According to a new consumer poll released in time for the second anniversary of the Consumer Financial Protection Bureau (CFPB), consumer support for the nation’s financial watchdog is strong across gender and political affiliations. Additionally, when pollsters analyzed results by race, the nation’s biggest support for financial reform came from African-Americans and Latinos. More than eight out of ten consumers of color polled favor a strong CFPB and also called for the Bureau to:
- Require clearer explanations of lending rates, terms and fees;
- Oversee non-bank lenders;
- Write tough rules matched by Bureau enforcement;
- Create a searchable database where consumers can report unfair practices and/or view complaints and
- Protect military service members who have been deployed from mortgage and foreclosures.
When consumers polled were asked if Wall Street caused the financial crisis, eight out of ten African-Americans agreed. By contrast, a single percentage point separated all respondents (64 percent) and Latinos (65 percent).
Considering that communities of color have lost the most financial ground during the greatest recession since that of the 1930s, racial differences in responding to the poll are easily understandable. As a people, we are also the same consumers who heavily invested more in their homes than in stocks or bonds to chart a personal course to build family wealth. Unfortunately, many times our communities are also the unfortunate targets of predatory lenders offering a range of high-cost products that often leave consumers in worse financial shape than before.
For example, in a recent guest commentary in The Hill, a daily DC-insider publication, California Congresswoman Maxine Waters said, “Many of us on Capitol Hill who feel strongly about the need for reform have been struggling with the sometimes-subtle, sometimes-overt, but always tenacious, attempts to undermine financial reform over the last two years. And because we’re sensitive to making sure that the law we passed works in practice, even some allies of financial reform are often too quick to believe the industry when they cry wolf about the unintended consequences of Dodd-Frank.”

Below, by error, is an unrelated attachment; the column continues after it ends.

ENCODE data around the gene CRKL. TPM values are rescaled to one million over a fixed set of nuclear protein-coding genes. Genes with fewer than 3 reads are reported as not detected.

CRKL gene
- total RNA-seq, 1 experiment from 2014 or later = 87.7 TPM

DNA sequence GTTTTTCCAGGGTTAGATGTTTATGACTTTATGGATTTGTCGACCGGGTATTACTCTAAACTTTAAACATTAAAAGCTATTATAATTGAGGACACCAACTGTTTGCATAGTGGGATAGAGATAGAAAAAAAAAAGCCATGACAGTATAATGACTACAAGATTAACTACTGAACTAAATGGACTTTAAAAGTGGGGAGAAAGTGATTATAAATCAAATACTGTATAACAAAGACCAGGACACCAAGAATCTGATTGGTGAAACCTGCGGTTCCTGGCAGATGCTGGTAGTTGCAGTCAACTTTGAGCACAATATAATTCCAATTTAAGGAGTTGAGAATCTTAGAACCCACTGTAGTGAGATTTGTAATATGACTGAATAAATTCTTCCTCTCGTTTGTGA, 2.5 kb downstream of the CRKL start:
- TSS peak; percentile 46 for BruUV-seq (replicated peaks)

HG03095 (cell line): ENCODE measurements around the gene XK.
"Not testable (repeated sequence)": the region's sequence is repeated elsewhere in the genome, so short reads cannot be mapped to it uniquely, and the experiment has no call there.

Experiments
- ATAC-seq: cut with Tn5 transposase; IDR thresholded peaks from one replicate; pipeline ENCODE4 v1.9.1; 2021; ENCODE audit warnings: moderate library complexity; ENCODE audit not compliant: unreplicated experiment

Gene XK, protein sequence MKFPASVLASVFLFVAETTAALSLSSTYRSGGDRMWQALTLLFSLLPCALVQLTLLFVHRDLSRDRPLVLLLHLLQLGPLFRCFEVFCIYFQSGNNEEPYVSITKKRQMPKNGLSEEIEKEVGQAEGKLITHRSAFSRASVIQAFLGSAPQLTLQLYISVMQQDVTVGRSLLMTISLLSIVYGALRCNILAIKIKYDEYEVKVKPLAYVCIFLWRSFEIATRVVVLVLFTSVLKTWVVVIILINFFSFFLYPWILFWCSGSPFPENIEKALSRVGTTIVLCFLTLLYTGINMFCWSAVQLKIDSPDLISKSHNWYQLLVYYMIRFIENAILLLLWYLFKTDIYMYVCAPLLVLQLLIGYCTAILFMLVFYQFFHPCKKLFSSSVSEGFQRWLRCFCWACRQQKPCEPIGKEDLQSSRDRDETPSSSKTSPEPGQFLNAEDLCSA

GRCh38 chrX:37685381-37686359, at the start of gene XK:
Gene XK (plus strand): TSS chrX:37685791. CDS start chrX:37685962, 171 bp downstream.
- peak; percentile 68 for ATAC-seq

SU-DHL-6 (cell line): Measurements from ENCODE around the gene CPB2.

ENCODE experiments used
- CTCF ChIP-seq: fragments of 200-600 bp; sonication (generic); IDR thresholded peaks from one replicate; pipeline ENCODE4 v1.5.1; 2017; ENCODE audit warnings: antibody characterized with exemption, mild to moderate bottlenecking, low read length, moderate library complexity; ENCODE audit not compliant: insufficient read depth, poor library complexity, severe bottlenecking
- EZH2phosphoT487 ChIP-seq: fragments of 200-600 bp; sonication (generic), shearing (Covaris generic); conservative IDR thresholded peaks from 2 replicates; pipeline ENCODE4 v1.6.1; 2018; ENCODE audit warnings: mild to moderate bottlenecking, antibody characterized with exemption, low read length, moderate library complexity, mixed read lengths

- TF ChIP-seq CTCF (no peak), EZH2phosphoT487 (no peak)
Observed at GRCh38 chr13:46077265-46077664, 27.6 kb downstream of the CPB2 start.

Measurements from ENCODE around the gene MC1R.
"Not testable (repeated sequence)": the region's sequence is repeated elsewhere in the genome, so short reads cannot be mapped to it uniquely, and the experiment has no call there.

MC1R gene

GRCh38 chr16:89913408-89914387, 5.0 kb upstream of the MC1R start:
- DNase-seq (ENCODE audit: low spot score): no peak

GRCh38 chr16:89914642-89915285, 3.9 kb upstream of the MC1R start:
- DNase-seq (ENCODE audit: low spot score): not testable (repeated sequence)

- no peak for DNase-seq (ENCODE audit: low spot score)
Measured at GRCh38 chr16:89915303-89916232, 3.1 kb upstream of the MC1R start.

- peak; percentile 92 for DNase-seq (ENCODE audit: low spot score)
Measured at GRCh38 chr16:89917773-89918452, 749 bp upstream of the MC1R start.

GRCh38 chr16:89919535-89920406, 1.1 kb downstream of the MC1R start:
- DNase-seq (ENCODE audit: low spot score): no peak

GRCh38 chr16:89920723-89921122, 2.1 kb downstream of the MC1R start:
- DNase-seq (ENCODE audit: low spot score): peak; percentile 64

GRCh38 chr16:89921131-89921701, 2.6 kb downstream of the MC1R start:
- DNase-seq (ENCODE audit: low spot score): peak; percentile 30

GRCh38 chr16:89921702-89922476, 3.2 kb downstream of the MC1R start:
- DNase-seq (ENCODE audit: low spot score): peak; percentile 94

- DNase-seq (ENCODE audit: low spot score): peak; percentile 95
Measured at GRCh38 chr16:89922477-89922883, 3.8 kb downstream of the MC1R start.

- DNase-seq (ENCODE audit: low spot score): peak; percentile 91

Similarly, Jose A. Garcia, policy fellow, Wealth-Building Policy Project, National Council of La Raza, stated: “Latino voters, regardless of party affiliation, overwhelmingly support consumer protections as a means to ending decades of costly and deceptive credit that has disproportionally affected Latino families and the economic security of the Latino community.”
In the aftermath of devastating financial losses, followed by a string of lawsuit settlements against many of the nation’s largest banks to resolve charges of discriminatory lending practices and lack of maintenance of foreclosed homes, many people of color are not just hoping for – but expecting redress.
Commenting on the poll results, Mike Calhoun, CRL president said, “Everyday Americans know what’s good for their pocketbooks, their families, and our economy – that’s why a large, bipartisan majority is calling for financial reforms to take effect. Let’s hope policymakers hear them loud and clear.”
Speaking on behalf of AARP, Nancy LeaMond, its executive vice-president spoke to the specific concerns of older Americans. “During the financial crisis, too many older Americans lost their savings due to the failure of an outdated and compromised financial regulatory system. That’s why most Americans say they want clear, accurate information so they can make the best financial decisions for their families, and a watchdog that will protect them from financial abuse.
The telephone poll, conducted by Lake Research Partners, was jointly commissioned by the Center for Responsible Living (CRL), AARP, and Americans for Financial Reform (AFR) and the National Council of La Raza, was taken in July. Additional information on poll results is available at: http://rspnsb.li/P4tU0D.
Charlene Crowell is a communications manager with the Center for Responsible Lending. She can be reached at: Charlene.firstname.lastname@example.org.